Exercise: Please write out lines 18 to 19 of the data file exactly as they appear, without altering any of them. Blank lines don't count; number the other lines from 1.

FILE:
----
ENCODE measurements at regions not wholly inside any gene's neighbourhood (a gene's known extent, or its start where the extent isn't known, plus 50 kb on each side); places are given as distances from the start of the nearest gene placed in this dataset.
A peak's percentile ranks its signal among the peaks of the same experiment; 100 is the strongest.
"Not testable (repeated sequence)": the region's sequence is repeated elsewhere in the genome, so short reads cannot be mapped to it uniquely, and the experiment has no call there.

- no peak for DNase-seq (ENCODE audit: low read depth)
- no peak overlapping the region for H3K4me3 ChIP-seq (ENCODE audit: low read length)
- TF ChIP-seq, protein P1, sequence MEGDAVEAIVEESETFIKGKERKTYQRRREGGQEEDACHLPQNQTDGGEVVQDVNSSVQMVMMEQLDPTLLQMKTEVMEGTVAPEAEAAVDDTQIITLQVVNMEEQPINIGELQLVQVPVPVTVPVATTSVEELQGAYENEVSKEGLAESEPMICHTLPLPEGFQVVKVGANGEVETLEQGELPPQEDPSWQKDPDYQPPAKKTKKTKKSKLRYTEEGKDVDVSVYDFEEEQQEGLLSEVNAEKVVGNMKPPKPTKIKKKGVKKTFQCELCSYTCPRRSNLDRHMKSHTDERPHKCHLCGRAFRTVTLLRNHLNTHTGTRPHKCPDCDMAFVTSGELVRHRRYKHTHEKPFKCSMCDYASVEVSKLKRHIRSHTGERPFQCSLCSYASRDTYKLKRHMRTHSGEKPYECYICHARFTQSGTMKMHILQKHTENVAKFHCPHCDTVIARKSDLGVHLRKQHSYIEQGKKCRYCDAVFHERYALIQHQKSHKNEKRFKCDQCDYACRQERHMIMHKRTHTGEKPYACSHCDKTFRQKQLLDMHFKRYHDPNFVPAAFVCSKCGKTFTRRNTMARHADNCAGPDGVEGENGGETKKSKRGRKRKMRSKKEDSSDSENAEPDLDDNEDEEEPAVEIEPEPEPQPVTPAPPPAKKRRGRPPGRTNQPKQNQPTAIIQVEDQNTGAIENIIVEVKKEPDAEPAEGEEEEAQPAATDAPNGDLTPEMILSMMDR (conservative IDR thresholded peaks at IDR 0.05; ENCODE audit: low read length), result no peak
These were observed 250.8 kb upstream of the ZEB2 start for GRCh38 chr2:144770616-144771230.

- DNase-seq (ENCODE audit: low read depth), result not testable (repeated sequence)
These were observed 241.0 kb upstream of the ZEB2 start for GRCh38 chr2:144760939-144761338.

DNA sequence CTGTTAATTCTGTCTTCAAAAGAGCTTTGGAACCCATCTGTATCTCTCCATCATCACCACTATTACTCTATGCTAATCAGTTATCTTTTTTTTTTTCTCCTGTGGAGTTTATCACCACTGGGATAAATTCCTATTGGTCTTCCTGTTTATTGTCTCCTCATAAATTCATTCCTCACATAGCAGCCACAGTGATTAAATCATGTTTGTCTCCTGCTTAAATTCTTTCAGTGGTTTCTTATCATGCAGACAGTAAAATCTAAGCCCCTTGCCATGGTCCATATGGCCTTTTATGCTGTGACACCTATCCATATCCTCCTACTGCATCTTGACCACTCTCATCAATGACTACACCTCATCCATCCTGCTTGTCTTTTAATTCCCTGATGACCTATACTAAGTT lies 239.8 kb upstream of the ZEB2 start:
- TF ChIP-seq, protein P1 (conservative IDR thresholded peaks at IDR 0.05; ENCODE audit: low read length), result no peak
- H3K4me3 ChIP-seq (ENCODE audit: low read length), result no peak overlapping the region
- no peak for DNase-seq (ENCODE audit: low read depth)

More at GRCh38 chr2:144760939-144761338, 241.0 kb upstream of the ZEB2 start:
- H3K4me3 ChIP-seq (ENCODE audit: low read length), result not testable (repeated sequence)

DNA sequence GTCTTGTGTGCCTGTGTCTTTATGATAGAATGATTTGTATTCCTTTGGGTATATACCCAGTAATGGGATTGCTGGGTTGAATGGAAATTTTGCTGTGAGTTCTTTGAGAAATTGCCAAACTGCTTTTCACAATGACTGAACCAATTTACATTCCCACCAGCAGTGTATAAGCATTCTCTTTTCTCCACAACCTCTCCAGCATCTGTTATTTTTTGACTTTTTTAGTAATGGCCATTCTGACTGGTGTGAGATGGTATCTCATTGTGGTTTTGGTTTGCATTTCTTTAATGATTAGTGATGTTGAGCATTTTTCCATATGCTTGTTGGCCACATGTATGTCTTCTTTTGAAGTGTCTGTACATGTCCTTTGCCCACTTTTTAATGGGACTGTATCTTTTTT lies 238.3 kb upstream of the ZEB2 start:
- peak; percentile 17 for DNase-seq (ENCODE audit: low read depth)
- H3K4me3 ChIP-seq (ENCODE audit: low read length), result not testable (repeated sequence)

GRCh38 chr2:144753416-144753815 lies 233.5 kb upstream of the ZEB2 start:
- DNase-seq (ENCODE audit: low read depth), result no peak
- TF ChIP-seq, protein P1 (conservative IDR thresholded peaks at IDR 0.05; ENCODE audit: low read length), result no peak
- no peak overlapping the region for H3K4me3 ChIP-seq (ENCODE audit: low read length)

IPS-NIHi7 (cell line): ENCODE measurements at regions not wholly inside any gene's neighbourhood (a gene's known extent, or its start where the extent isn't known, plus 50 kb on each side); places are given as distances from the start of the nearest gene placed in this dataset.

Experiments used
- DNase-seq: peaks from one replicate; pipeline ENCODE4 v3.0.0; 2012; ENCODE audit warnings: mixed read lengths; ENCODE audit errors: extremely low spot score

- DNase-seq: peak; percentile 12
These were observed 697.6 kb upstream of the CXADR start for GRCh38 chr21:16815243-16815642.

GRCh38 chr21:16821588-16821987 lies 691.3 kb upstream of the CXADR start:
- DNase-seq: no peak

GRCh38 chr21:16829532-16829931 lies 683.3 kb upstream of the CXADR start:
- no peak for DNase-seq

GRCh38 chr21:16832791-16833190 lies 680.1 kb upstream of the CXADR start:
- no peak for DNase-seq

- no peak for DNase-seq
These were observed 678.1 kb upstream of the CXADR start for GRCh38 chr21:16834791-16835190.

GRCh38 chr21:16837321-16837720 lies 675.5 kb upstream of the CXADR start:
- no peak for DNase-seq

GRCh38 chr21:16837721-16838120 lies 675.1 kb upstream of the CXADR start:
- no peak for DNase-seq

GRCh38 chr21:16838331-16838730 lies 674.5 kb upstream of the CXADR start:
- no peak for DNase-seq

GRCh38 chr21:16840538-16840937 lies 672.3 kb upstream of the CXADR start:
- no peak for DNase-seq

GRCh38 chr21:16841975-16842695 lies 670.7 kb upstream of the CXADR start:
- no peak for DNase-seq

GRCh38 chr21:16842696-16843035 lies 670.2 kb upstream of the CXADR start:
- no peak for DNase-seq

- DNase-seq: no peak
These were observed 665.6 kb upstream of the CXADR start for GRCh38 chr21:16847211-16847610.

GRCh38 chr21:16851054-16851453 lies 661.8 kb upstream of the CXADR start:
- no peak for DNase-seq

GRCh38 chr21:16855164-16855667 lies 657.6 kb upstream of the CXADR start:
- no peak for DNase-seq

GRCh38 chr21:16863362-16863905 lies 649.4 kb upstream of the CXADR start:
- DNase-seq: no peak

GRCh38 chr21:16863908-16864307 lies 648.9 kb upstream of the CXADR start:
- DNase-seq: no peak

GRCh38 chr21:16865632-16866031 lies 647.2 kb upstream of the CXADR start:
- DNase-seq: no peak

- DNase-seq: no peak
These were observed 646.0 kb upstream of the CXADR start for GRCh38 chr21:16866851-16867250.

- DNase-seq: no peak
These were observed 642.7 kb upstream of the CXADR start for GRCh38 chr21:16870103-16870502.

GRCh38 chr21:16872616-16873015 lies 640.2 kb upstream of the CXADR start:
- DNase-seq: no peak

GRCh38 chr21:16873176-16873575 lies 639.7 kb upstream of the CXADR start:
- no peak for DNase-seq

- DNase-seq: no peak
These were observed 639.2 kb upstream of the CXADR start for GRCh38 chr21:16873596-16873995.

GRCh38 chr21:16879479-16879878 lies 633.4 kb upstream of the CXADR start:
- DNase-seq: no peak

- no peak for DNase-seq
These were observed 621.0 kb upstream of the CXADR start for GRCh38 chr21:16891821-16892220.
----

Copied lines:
- H3K4me3 ChIP-seq (ENCODE audit: low read length), result not testable (repeated sequence)

GRCh38 chr2:144753416-144753815 lies 233.5 kb upstream of the ZEB2 start: